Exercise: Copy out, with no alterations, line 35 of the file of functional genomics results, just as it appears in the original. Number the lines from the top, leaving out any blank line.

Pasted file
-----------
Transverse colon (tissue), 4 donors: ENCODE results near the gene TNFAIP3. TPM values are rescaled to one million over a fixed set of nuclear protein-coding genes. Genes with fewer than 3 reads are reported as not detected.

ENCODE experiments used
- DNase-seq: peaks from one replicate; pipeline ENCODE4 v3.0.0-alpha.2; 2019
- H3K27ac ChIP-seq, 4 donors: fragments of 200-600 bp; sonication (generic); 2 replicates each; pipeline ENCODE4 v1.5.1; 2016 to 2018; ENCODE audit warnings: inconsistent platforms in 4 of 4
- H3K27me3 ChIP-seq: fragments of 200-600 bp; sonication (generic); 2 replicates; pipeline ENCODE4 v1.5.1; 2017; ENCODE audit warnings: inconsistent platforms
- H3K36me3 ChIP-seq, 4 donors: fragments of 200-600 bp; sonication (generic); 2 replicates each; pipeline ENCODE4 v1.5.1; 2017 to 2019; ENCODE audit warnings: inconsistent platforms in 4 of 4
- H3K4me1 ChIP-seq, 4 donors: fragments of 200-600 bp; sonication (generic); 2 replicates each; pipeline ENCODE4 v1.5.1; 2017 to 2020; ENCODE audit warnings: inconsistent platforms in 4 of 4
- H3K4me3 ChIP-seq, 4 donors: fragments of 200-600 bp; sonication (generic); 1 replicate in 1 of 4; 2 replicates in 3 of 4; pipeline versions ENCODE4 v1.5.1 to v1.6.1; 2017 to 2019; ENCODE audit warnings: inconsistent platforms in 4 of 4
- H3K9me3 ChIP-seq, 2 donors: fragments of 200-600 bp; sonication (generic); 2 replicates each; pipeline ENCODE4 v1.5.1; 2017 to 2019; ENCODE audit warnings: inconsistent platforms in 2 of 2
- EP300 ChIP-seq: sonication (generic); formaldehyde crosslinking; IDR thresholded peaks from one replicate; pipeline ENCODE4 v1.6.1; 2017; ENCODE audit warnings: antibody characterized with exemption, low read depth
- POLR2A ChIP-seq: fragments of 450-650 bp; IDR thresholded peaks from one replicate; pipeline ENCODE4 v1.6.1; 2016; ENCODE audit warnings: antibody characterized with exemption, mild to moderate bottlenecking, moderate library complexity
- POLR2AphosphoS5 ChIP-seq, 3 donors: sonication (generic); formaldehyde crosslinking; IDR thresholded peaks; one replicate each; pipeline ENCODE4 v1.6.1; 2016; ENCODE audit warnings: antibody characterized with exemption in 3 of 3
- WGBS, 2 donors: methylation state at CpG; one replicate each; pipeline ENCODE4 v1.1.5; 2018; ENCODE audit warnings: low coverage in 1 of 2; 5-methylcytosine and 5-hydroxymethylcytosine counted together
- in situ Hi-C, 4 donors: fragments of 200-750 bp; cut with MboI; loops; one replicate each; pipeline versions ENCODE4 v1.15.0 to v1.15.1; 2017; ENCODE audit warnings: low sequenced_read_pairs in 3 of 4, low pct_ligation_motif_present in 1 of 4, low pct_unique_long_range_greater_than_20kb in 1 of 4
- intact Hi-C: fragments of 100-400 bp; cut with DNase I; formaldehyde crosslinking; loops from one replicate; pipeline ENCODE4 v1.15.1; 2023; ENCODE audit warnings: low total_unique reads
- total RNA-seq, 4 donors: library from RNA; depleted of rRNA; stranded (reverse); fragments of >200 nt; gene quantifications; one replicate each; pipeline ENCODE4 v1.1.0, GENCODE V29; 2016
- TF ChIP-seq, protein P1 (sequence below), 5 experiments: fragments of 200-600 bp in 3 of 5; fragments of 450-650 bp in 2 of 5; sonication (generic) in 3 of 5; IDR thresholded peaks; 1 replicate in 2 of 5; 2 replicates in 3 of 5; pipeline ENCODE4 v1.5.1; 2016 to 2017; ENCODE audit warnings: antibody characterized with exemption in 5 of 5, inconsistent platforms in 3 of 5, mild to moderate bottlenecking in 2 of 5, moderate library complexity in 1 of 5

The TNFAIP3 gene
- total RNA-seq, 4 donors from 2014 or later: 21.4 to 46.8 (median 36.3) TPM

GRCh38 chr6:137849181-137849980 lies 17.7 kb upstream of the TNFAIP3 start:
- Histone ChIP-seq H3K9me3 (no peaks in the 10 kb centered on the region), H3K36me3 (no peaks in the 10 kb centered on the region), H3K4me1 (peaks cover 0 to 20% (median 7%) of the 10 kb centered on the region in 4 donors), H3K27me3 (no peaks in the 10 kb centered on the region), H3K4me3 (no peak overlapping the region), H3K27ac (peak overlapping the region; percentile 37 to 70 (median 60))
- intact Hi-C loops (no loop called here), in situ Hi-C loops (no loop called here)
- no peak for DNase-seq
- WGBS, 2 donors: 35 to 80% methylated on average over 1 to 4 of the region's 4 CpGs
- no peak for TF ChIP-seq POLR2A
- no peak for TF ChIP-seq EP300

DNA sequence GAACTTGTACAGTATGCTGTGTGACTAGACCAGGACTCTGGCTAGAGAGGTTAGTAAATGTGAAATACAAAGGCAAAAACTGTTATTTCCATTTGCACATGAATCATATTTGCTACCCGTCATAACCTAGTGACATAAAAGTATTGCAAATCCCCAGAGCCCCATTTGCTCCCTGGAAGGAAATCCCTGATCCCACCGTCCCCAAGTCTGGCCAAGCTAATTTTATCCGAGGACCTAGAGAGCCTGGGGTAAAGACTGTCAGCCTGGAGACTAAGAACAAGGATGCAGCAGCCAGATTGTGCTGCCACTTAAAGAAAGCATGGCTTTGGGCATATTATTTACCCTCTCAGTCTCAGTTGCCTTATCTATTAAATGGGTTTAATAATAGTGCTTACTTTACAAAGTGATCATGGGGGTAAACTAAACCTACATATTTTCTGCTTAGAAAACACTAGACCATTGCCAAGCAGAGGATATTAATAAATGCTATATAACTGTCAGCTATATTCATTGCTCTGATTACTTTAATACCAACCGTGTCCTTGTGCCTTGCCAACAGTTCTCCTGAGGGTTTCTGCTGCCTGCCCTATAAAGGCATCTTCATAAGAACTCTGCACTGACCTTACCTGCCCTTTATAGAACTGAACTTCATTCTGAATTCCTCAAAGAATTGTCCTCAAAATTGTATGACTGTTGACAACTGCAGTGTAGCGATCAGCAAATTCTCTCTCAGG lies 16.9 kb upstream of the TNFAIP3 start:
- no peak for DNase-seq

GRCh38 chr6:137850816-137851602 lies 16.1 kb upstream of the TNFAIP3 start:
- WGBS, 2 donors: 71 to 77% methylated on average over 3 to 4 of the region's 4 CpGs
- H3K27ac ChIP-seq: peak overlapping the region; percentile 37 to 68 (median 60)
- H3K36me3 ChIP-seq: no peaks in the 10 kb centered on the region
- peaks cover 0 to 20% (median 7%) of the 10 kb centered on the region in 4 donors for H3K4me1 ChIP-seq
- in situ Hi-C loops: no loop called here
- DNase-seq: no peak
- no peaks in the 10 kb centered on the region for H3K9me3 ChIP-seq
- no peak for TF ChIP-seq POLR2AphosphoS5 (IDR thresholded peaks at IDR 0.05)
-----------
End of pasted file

- DNase-seq: no peak